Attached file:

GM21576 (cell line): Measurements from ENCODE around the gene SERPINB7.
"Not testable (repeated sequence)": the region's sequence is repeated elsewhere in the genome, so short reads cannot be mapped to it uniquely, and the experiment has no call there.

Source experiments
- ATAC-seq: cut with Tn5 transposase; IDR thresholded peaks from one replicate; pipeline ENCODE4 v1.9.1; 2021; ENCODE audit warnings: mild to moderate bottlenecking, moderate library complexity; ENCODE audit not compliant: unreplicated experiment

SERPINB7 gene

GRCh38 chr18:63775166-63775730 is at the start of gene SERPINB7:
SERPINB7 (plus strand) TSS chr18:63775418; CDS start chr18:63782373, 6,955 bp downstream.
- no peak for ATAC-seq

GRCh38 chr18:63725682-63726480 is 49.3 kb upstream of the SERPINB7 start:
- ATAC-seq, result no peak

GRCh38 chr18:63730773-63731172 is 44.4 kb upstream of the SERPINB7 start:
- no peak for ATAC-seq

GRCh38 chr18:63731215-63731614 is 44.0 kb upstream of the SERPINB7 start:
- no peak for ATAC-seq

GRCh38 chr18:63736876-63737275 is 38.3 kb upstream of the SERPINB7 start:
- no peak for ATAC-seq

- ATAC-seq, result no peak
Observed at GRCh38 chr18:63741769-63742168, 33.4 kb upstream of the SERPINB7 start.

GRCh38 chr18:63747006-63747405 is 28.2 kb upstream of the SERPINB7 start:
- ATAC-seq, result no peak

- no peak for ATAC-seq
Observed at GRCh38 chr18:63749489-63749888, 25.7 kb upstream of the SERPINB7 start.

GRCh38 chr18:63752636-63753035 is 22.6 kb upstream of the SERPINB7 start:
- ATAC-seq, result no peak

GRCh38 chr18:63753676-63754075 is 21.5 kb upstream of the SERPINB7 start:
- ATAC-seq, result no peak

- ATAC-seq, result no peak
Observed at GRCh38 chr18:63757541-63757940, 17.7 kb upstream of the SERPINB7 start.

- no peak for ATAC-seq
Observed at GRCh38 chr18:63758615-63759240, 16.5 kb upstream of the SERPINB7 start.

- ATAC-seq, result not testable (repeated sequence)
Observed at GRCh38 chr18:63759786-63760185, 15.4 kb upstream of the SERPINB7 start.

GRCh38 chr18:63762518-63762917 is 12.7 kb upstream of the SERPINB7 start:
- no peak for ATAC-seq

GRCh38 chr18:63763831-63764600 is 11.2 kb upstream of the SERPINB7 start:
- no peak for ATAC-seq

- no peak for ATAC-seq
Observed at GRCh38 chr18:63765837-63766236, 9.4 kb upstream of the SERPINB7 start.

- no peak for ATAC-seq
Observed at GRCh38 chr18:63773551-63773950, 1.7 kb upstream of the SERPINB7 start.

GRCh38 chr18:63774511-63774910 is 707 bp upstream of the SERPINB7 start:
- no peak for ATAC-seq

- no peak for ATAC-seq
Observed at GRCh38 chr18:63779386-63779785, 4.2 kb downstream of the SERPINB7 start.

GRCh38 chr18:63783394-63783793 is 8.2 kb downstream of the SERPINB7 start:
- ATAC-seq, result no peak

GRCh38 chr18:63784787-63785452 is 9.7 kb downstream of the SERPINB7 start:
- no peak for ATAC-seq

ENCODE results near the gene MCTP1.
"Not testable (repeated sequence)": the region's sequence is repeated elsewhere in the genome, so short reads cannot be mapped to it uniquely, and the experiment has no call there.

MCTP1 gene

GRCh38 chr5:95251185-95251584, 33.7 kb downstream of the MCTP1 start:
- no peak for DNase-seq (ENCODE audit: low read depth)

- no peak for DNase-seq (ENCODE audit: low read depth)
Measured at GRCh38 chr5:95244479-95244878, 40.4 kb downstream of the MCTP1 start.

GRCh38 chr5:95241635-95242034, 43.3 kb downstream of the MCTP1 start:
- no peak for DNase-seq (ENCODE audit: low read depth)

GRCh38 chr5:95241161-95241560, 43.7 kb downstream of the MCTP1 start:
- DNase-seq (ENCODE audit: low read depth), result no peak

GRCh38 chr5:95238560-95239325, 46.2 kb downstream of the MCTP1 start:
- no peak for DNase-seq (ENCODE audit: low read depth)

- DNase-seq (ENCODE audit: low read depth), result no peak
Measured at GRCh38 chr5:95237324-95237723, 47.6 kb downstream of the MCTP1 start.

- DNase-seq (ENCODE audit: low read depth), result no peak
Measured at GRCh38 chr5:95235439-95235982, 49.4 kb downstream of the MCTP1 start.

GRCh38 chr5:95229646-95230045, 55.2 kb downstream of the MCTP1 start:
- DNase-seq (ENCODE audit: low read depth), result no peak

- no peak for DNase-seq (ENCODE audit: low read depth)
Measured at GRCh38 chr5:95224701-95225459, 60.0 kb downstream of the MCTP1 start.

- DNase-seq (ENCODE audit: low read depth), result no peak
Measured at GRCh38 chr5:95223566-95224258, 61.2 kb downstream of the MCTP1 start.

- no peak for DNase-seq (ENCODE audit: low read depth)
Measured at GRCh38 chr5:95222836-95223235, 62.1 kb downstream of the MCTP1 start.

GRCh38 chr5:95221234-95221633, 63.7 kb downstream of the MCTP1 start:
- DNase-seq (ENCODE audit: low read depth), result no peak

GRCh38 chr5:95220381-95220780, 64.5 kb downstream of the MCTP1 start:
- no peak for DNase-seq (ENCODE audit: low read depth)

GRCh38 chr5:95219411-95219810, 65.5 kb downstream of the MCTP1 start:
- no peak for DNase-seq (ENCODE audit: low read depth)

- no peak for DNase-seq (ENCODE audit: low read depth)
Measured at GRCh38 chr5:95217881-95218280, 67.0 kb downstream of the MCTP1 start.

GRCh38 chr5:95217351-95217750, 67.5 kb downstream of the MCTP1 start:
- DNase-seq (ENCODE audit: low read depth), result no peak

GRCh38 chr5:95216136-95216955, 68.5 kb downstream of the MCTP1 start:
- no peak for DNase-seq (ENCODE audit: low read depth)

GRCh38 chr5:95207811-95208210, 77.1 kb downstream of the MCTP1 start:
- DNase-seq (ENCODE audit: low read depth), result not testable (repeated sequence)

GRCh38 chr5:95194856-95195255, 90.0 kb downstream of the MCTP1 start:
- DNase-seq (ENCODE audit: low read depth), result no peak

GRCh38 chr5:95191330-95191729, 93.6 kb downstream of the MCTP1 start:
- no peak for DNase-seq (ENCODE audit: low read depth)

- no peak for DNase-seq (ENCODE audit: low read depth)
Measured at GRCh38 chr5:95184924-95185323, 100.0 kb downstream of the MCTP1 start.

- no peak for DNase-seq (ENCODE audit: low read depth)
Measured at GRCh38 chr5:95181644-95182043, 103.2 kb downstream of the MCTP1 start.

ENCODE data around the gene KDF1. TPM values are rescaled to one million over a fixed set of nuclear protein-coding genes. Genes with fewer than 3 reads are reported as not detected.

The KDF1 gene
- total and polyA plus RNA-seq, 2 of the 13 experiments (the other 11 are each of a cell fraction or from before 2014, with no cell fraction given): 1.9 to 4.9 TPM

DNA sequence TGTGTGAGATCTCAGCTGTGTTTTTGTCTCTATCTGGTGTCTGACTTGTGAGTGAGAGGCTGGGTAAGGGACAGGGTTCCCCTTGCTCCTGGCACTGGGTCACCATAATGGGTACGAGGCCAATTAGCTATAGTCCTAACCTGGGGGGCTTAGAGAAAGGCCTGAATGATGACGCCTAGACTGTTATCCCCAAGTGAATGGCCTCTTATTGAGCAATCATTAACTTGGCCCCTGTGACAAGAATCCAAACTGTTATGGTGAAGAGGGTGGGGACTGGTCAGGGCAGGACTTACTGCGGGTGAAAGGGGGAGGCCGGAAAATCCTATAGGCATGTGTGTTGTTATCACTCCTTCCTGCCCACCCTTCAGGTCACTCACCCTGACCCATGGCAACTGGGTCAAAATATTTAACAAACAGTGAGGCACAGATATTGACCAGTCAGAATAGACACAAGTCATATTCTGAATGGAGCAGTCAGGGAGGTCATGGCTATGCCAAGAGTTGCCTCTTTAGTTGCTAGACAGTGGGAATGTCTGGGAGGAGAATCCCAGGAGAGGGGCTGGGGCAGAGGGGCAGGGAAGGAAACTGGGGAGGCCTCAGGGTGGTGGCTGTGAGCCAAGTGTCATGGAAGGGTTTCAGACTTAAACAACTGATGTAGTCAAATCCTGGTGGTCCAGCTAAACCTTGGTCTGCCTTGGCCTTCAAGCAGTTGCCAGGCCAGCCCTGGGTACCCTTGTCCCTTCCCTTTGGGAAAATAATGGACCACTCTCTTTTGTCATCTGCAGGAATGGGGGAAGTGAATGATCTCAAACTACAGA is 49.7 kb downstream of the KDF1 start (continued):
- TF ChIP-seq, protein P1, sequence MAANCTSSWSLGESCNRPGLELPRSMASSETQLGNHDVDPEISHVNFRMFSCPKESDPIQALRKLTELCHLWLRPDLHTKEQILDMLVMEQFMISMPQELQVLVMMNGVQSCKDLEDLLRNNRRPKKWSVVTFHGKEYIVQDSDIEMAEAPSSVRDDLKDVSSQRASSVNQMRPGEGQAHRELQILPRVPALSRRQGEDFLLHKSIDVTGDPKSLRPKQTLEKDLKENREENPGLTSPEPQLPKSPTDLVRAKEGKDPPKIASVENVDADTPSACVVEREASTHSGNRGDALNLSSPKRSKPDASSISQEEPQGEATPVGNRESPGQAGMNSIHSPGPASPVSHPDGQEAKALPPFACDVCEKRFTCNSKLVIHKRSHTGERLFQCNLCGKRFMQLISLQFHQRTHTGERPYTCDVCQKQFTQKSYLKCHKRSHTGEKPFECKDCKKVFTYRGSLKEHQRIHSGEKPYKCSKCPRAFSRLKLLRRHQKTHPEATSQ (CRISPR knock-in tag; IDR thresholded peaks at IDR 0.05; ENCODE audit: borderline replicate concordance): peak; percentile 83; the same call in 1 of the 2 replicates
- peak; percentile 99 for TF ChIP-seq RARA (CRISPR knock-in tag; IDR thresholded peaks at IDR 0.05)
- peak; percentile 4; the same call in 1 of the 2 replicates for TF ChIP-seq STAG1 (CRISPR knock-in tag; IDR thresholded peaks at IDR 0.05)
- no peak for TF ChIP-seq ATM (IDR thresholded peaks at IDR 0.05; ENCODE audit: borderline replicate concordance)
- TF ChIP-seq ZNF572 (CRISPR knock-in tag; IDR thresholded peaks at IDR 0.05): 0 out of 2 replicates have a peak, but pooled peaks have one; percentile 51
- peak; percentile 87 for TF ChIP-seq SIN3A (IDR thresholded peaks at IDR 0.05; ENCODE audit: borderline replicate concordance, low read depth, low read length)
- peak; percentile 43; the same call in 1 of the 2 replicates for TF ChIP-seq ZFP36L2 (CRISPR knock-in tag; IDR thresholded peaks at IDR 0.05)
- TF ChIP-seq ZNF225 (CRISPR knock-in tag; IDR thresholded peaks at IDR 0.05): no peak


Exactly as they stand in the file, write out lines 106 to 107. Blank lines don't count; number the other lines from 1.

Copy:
- peak; percentile 43; the same call in 1 of the 2 replicates for TF ChIP-seq ZFP36L2 (CRISPR knock-in tag; IDR thresholded peaks at IDR 0.05)
- TF ChIP-seq ZNF225 (CRISPR knock-in tag; IDR thresholded peaks at IDR 0.05): no peak